To touch upon the first point, Sundararajan demonstrates that tapping into excess capacity may increase economic productivity, hence altering capital impact. Imagine a host with a spare room that is not being used at full capacity: Airbnb enables the host to turn this space into a source of income. Alternatively, automobiles are “perhaps the most striking pool of underutilized capital in the United States.” Thus we see the emergence of Uber, Lyft, Getaround, BlaBlaCar and other transportation-focused companies begin to increase the impact of the global automobile stock.
(I’ll leave the remaining three points as they are, so you can more thoroughly grasp them when you read the book ;))
Abbreviated List of the Sharing Economy Businesses Mentioned in Book (by category)
- Accommodation: Couchsurfing, Airbnb, OneFineStay
- Funding: Kickstarter, Kiva, Funding Circle, AngelList
- Service Platforms: Trade School, TimesFree, TaskRabbit, Handy
- Transportation: Uber, Lyft, Getaround, Didi Kuaidi (China), BlaBlaCar (France), Ola (India)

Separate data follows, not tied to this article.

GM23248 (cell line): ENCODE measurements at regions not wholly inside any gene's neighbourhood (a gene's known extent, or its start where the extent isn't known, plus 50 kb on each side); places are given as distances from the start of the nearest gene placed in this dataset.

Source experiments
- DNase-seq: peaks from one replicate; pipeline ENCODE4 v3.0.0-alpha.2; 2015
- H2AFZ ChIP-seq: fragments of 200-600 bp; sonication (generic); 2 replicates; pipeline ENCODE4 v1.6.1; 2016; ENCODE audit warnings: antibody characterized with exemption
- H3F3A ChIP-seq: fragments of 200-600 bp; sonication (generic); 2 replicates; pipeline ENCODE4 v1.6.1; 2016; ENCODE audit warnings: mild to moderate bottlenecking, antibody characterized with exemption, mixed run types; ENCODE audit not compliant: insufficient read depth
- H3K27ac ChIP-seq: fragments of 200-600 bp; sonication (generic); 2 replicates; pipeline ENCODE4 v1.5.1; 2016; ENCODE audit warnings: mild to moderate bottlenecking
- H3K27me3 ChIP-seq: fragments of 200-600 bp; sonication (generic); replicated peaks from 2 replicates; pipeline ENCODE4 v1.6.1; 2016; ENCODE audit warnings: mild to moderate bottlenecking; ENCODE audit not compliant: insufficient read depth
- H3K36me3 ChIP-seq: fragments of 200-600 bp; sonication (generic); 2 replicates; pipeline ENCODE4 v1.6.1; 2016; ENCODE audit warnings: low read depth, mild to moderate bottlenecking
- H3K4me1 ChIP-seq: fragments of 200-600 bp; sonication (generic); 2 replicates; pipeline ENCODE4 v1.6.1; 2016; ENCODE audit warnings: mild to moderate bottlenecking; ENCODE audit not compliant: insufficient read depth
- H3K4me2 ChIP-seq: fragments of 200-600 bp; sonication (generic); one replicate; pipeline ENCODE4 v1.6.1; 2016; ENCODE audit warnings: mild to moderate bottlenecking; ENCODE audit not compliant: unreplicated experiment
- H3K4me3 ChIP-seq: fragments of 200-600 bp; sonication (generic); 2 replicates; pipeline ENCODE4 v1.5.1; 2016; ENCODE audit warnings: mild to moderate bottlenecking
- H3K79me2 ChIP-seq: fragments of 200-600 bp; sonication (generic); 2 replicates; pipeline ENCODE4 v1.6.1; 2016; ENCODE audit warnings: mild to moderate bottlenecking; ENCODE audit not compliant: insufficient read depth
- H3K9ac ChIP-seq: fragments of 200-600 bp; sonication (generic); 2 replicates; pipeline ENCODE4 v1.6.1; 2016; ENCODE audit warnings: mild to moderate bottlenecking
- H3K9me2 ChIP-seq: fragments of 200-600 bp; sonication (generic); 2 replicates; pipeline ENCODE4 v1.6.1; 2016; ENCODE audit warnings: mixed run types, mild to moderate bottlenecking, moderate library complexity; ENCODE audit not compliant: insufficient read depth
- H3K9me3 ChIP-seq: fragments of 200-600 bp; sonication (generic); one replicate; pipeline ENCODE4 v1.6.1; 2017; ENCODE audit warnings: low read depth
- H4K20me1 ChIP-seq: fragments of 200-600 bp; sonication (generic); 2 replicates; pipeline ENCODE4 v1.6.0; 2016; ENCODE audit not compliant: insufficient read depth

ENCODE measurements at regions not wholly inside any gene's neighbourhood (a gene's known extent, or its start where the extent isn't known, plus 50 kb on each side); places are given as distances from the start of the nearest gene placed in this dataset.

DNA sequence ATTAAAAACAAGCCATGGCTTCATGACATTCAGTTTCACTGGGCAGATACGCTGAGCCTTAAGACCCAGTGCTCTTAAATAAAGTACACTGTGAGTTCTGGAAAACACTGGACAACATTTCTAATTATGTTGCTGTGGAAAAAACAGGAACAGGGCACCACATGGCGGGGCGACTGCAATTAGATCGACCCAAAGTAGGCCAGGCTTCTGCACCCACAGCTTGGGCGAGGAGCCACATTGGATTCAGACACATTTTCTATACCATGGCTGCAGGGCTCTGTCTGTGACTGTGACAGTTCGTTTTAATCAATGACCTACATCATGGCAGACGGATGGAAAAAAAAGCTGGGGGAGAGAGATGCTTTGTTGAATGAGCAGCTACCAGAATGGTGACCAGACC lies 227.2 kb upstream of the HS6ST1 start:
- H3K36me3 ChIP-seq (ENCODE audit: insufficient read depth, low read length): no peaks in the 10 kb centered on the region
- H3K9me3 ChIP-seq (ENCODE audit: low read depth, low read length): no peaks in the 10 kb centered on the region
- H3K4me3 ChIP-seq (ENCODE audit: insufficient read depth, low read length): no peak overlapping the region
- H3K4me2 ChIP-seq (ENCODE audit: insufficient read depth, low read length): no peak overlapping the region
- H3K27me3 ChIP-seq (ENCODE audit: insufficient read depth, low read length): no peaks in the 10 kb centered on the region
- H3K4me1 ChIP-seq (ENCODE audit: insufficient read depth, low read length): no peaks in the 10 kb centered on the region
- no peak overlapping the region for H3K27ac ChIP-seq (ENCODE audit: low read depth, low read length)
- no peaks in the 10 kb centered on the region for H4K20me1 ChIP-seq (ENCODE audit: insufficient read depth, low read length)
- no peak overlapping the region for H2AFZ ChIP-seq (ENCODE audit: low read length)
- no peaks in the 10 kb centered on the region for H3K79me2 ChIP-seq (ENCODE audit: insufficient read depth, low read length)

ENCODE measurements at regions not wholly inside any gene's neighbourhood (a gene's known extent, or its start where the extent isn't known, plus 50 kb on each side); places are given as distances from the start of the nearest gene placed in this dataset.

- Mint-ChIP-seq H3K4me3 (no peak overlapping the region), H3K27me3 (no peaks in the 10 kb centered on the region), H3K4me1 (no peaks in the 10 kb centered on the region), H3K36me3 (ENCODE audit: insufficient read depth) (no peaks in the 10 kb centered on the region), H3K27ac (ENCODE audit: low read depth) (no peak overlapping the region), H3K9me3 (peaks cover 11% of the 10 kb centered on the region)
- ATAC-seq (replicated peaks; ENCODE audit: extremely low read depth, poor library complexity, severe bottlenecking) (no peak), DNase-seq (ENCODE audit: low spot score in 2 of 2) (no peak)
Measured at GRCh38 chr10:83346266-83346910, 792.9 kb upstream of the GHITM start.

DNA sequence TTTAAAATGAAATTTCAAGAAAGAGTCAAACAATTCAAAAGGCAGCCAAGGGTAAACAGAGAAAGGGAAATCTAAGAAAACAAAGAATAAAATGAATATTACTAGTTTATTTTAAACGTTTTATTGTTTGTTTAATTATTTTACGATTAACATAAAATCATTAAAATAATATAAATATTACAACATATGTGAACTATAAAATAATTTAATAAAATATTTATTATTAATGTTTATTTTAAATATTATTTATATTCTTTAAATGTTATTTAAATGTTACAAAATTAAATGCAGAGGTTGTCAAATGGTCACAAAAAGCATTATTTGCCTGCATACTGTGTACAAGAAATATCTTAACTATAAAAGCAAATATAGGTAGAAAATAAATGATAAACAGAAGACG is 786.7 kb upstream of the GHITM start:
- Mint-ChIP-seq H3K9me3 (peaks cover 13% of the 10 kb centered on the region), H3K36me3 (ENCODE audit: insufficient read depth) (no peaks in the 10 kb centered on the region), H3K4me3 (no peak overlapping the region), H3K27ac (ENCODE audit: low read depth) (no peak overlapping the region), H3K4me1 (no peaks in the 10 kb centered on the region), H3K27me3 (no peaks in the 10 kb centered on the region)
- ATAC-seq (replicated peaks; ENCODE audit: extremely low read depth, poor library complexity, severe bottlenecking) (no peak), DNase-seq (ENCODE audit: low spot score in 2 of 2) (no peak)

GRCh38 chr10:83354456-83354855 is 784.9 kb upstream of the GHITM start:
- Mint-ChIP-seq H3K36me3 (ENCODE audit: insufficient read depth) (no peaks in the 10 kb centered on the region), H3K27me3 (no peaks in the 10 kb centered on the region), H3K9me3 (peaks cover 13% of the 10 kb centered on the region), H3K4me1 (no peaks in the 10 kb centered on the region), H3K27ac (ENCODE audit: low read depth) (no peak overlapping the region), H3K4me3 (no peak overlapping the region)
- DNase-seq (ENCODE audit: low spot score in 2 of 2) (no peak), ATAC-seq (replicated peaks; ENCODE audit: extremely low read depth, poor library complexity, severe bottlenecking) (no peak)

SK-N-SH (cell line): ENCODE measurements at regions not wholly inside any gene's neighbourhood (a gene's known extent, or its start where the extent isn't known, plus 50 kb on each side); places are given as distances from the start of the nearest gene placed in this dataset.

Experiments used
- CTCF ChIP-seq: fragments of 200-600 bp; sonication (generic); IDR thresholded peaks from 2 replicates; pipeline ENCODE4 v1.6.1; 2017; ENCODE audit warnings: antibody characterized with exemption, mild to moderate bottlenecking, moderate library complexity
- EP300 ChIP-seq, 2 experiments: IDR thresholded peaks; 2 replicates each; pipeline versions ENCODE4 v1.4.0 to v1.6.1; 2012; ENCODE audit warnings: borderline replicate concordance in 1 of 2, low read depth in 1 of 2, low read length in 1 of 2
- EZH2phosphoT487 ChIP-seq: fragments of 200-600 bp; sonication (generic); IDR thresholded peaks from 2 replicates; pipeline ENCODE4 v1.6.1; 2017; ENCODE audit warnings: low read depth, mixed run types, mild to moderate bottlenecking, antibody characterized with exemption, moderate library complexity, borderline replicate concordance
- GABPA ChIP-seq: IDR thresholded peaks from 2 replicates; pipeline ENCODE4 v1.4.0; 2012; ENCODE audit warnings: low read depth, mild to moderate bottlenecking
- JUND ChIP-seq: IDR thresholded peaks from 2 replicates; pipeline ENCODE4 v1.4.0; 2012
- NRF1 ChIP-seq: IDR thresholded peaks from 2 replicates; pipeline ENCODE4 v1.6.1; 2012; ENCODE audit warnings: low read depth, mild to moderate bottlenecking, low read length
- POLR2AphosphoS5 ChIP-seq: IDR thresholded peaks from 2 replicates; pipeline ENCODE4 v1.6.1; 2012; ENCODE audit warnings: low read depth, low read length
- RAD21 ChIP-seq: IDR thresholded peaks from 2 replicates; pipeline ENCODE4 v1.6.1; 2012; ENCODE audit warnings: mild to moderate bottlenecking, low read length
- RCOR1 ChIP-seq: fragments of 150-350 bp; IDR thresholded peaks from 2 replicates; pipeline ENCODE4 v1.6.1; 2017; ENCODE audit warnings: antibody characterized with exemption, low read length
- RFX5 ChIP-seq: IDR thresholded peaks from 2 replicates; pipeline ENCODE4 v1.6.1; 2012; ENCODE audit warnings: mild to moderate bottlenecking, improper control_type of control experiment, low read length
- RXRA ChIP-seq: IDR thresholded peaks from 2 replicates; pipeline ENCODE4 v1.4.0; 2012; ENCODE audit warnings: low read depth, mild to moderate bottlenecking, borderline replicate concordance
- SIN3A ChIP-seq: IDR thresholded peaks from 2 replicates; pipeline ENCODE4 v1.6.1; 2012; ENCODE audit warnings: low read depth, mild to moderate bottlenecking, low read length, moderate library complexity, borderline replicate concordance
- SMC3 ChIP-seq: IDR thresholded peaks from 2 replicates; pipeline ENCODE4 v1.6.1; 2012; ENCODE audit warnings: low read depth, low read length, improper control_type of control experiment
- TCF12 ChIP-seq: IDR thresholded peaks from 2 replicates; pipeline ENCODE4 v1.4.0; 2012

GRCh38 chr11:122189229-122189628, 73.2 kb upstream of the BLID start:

Recommend or No?
Overall, yes. Reading The Sharing Economy got me thinking about the economy from a whole new perspective and provided insight into what the future of our economy might look like. I was first drawn to this book because I did not have a firm grasp of what the “sharing economy” was, and how it related to my personal life. This book is packed with information about the past, present, and future of our developing economy. The sheer number of facts in this book was a little overwhelming to take in at first, but through reading it I found that I was able to deepen my understanding of this crowd-based capitalism that is emerging in the form of businesses I interact with and apps I use regularly. Furthermore, I was able to broaden my knowledge of some of the lesser known companies that Sundararajan mentions throughout his book, such as Napster, OpenBazaar, OuiShare, and countless others. The concepts you read about are revolutionary and the analysis is extremely thorough with many accompanying examples. Sundararajan does an excellent job of highlighting and explaining the theories that are crucial to gaining a complete understanding of what a shift toward crowd-based capitalism encompasses. He maneuvers the reader through the masses of information with logically organized chapters and clear-cut headings within each chapter. Conclusively, I would encourage anyone with an interest in the economy, emerging startups or entrepreneurship to give The Sharing Economy a read!